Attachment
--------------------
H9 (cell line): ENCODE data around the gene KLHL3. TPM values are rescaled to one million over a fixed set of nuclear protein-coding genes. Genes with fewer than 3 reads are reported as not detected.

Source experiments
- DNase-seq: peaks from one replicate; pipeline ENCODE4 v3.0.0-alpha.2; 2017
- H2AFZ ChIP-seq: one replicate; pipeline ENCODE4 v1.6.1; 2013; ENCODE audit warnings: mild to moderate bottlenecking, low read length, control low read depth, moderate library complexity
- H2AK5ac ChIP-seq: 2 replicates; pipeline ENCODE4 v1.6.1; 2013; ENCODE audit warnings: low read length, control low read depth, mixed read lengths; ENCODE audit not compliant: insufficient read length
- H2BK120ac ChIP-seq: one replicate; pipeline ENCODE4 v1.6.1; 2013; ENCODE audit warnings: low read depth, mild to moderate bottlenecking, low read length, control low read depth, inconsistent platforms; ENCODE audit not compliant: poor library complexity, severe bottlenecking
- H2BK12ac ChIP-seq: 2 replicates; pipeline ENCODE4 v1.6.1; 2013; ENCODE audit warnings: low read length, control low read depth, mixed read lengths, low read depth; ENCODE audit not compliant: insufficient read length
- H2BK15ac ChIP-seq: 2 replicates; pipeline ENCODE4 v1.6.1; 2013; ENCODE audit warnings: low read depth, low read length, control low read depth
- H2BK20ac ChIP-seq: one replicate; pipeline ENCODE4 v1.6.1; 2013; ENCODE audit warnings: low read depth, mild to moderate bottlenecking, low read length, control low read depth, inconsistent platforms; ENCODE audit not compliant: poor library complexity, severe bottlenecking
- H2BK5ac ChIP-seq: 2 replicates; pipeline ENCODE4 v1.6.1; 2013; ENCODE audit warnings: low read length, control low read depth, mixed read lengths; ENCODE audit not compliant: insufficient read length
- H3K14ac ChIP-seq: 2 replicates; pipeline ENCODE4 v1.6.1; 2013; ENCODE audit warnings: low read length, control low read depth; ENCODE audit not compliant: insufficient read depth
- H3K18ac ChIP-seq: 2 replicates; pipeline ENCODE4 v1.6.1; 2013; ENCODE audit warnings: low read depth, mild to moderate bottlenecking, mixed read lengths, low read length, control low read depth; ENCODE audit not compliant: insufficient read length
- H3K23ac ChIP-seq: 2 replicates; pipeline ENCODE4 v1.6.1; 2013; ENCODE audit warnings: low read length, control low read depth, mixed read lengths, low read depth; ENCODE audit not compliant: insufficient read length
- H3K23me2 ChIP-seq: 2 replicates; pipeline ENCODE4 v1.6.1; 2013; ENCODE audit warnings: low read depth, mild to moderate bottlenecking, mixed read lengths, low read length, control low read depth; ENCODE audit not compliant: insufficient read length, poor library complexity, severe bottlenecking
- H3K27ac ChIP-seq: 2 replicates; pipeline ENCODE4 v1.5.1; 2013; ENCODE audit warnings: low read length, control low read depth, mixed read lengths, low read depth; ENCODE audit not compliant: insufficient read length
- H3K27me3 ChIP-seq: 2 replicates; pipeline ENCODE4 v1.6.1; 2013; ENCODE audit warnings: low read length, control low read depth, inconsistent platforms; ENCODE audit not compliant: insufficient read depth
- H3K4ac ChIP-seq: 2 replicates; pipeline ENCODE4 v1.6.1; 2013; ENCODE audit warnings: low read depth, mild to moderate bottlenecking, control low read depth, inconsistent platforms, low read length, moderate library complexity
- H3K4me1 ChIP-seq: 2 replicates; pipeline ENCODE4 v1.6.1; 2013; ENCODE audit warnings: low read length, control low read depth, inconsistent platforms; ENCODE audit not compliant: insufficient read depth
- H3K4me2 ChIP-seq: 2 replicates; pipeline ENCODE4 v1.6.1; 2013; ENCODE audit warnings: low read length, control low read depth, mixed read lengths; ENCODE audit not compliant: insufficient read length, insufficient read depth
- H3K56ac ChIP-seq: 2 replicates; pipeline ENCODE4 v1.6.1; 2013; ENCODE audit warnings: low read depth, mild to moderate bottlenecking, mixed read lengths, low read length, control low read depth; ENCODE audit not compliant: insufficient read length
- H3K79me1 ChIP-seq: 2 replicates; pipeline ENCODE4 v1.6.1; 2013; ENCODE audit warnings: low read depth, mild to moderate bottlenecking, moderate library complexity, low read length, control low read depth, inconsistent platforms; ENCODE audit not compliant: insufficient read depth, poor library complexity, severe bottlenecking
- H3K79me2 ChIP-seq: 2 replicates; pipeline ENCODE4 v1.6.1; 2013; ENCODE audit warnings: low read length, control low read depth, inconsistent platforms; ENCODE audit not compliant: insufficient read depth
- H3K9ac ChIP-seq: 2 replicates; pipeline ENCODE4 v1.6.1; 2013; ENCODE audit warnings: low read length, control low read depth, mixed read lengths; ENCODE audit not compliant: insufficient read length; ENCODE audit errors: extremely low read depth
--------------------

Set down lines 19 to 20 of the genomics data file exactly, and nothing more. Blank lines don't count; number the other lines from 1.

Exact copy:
- H3K4me2 ChIP-seq: 2 replicates; pipeline ENCODE4 v1.6.1; 2013; ENCODE audit warnings: low read length, control low read depth, mixed read lengths; ENCODE audit not compliant: insufficient read length, insufficient read depth
- H3K56ac ChIP-seq: 2 replicates; pipeline ENCODE4 v1.6.1; 2013; ENCODE audit warnings: low read depth, mild to moderate bottlenecking, mixed read lengths, low read length, control low read depth; ENCODE audit not compliant: insufficient read length